MirenaMirena is an IUD that was approved in January 2000 for contraception and later in 2009 was approved for control of menstruation. It is not regulated as a device by the FDA because of meds it releases and is approved under the food drug and cosmetic act section 505 (b). It is manufactured by Bayer and unlike most contraceptives it does not contain estrogen.
Mirena is recommended for use in woman that has had at least one child. It is inserted into the uterus and should be removed after five years. The Mirena label does not warn for spontaneous migration & risk of perforation aside from the time of implantation (this label has since been slightly modified in May 2014). Lawyers are looking for injuries that demonstrate that the device had migrated after implantation resulting in perforation of the uterus and/or embedment requiring surgical removal.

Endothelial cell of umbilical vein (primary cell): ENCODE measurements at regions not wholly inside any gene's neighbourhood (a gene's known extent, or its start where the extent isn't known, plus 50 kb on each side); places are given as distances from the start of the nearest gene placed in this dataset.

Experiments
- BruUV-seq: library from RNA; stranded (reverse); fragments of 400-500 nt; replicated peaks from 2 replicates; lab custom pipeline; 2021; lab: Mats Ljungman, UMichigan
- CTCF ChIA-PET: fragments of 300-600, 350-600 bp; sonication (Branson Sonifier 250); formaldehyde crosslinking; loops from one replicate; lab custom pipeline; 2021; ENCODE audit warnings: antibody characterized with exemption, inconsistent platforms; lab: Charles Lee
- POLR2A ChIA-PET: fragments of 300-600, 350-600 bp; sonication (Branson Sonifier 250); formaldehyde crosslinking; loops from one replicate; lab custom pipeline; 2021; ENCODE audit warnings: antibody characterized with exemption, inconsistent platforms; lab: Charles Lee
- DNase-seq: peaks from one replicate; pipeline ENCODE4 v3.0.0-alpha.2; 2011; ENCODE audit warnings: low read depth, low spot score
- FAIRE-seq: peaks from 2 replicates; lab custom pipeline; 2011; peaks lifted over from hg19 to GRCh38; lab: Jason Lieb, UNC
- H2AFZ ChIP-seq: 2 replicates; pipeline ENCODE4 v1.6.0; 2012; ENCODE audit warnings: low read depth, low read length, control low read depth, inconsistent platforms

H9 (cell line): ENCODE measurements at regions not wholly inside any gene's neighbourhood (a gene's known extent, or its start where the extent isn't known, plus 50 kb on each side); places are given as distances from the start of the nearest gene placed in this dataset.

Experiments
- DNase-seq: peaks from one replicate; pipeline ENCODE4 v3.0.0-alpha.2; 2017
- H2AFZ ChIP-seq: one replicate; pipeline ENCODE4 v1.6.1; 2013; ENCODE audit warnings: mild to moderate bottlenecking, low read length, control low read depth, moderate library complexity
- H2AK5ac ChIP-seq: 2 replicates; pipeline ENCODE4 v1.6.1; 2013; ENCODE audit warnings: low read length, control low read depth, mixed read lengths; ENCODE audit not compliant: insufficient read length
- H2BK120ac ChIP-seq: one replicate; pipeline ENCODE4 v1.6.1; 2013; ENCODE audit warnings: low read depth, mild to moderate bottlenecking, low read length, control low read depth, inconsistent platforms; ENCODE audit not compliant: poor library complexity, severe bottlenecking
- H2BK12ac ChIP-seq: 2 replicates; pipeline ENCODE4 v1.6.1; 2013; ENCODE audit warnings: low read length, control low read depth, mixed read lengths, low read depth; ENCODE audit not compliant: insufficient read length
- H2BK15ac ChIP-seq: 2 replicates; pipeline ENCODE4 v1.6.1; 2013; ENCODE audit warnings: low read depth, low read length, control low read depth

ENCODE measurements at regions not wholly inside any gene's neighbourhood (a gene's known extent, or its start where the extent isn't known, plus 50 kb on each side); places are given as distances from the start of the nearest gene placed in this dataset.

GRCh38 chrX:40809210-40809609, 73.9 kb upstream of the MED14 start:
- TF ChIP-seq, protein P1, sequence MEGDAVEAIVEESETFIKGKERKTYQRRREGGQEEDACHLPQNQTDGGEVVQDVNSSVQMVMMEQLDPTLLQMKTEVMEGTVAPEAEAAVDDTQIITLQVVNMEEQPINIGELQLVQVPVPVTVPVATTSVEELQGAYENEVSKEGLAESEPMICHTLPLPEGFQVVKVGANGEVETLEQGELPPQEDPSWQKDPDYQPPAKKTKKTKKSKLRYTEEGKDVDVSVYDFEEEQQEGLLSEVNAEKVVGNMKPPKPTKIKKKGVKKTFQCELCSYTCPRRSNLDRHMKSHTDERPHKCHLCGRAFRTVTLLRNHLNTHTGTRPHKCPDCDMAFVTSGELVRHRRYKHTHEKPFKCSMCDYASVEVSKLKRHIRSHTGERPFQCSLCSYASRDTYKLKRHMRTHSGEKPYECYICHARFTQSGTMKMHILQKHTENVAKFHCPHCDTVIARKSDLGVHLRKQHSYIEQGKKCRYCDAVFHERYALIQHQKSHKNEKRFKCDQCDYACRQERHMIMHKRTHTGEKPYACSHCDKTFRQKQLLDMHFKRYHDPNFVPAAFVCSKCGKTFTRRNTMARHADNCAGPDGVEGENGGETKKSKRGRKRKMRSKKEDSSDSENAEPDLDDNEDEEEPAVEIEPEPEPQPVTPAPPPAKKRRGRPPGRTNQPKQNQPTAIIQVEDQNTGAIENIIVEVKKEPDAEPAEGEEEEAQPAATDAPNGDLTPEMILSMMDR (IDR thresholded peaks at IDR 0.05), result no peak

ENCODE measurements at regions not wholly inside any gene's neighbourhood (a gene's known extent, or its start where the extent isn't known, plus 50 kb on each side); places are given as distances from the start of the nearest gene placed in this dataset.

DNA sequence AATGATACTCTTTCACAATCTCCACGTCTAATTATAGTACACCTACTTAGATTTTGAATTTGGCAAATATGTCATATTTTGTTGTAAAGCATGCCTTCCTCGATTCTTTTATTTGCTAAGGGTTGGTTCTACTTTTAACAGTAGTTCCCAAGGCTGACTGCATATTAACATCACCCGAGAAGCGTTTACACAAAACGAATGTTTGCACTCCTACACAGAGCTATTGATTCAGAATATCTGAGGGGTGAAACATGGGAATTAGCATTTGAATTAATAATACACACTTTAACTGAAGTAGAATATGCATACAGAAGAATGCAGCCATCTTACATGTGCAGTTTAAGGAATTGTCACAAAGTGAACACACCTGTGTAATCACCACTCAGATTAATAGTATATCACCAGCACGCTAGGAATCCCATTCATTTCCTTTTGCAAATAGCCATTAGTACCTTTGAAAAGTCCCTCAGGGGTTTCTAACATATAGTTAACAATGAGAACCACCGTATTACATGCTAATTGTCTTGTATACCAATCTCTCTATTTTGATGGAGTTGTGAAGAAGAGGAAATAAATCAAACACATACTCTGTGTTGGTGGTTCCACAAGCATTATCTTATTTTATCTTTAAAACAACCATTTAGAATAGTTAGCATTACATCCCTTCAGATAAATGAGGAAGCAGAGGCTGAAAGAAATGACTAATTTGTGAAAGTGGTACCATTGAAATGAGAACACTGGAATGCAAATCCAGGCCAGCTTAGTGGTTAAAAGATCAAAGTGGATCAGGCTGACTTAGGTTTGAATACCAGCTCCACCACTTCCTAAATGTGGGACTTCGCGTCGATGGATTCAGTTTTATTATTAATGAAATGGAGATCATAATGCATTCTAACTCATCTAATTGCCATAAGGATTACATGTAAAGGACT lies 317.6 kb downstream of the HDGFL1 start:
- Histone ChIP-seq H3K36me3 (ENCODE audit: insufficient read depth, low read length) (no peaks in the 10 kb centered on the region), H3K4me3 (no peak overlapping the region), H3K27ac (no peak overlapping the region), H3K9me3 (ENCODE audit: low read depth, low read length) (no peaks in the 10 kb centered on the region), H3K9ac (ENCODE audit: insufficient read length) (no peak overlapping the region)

TestosteroneLawyers are pursuing Testosterone therapy cases where male users of testosterone have suffered stroke, heart attacks, and blood clots such as PEs and DVTs. AndroGel and other “T” treatments such as Axiron (Eli Lilly); Androderm (Actavis Inc.); Fortesta (Endo Pharm); Striant (Actient Pharm); Testim (Auxilium Pharm) which are available as testosterone gels, patches, pellets and injections, are linked to an increased risk of cardiac problems in older and middle-aged men and in younger men with a history of heart disease.
A Jan 29, 2014 study confirmed prior studies demonstrating this increased risk. On Jan. 31, 2014, the FDA announced it would be investigating the risk of heart attack, stroke and death in men using prescription testosterone products. In June 2014, the FDA said it is requiring testosterone drug manufacturers to include a wider warning about the increased risk of blood clots in the veins.